Welcome to Debbie Laskey's commentary about MARKETING, BRANDING, SOCIAL MEDIA, LEADERSHIP, MANAGEMENT, and CUSTOMER EXPERIENCES. Debbie has worked in high-tech, the Consumer Marketing Department at Disneyland Paris in France, nonprofits, and insurance. Expertise includes strategic planning, brand development, marketing plans and audits, competitive positioning, websites, corporate communications, public relations, employee engagement, customer experiences, and social media marketing.
Monday, July 11, 2011
Want to be nicknamed Strategy Guru?
Do you know how strategy and tactics differ? How many times have you heard someone talk about strategy without providing any substance? According to business expert Erika Andersen, “When people say apple or sunlight, there’s generally a shared definition. But people have no common definition for strategy.” In her book, Being Strategic: Plan for Success, Out-Think Your Competitors, Stay Ahead of Change, Andersen explains the differences between discussing strategy, defining strategy, and actually being strategic – so your business benefits.
The core of strategy, according to Andersen, is a journey with four parts.
 What Is? – an exploration of the current situation and how it came to be
 What’s the Hope? – The hoped-for future: clearly defined, realistic, and aspirational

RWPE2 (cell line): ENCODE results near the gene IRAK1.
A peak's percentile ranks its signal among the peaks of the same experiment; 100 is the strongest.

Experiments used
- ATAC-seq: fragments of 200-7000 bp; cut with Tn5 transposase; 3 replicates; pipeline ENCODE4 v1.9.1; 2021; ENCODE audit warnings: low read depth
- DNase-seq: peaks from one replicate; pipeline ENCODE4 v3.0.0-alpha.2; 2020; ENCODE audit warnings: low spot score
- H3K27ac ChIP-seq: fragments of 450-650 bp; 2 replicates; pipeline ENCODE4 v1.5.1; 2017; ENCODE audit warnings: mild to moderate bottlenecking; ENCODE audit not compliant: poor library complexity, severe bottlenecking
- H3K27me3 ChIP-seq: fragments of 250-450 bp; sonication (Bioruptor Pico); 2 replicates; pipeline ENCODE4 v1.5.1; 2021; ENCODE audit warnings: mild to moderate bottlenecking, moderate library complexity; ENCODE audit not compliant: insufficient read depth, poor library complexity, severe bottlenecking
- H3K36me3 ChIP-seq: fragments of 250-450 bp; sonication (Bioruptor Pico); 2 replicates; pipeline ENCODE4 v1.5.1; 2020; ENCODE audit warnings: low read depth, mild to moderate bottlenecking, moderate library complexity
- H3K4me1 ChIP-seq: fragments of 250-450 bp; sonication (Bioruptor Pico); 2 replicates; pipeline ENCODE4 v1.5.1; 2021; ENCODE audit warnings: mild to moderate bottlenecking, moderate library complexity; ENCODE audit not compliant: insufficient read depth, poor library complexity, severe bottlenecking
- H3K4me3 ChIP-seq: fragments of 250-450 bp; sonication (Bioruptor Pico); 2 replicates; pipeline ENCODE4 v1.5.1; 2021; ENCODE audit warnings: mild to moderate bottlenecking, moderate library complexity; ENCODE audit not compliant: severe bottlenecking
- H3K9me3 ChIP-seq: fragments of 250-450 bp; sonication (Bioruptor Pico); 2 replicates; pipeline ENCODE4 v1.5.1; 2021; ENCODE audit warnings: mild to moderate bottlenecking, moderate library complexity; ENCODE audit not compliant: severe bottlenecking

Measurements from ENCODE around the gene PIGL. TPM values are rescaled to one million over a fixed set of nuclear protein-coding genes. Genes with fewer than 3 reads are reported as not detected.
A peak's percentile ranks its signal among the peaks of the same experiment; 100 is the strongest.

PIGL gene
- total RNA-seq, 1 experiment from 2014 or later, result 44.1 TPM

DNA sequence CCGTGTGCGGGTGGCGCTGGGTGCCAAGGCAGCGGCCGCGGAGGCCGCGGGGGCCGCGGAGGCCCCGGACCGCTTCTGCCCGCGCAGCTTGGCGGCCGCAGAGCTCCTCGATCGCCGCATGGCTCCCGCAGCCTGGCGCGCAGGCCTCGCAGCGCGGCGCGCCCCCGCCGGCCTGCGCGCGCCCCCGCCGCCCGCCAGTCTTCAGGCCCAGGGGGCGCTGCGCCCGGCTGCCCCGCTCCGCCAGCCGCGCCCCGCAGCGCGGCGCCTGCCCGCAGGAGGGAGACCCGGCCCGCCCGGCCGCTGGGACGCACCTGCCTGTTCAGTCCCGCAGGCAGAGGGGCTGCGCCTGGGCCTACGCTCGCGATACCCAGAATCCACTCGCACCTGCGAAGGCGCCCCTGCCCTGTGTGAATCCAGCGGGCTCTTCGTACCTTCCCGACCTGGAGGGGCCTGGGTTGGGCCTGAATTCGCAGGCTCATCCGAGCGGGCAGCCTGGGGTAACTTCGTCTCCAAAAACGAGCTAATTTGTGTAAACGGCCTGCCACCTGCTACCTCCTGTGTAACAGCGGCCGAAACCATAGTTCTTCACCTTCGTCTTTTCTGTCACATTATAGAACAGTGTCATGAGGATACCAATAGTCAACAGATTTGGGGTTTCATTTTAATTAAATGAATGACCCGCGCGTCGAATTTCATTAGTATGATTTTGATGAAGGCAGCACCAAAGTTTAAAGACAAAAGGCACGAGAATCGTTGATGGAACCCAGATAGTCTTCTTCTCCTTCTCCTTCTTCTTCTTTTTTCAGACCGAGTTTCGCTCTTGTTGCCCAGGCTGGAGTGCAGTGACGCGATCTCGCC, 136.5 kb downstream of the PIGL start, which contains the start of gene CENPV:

What’s in the Way? – an understanding of what’s blocking movement from “what is” to “hoped-for future”
 What’s the Path? – the plan to overcome obstacles and achieve hoped-for future
Perhaps the reason that so many people don’t like discussing or working on strategies is because they don’t like to focus on what isn’t working. But isn’t success better than lack of success? By focusing on the four-part journey described by Andersen, the process for creating strategies and tactics is easy. At the end of every chapter, Andersen provides worksheets to analyze your individual business situations and put her theories into practice. But let’s never forget the importance of collaboration with other employees, alignment with other business units, and adherence to project budgets and timing.
Here’s a refresher for key business success terms:
* Mission: why we exist, our unique purpose as an organization
* Vision: what we would look like if we were more fully achieving that purpose: our hoped-for future as a company, fulfilling our mission
* Obstacles: what might make it difficult for us to be the company we envision, achieving our purpose
* Strategy: core directional choices toward becoming the company we envision
* Tactics: specific actions that will best implement those strategies
If you want to be nicknamed the “Strategy Guru” in your office, then learn these easy-to-follow steps for strategic planning and action:
 Be clear about the problem you’re trying to solve
 Figure out where you’re starting from
 Imagine your “castle on the hill” – your ultimate goal
 Identify the “trolls under the bridge” – the obstacles in your path
 Outline the path to the “castle” – your core strategies and the tactics for implementing the strategies
 Re-evaluate your strategy and tactics as conditions change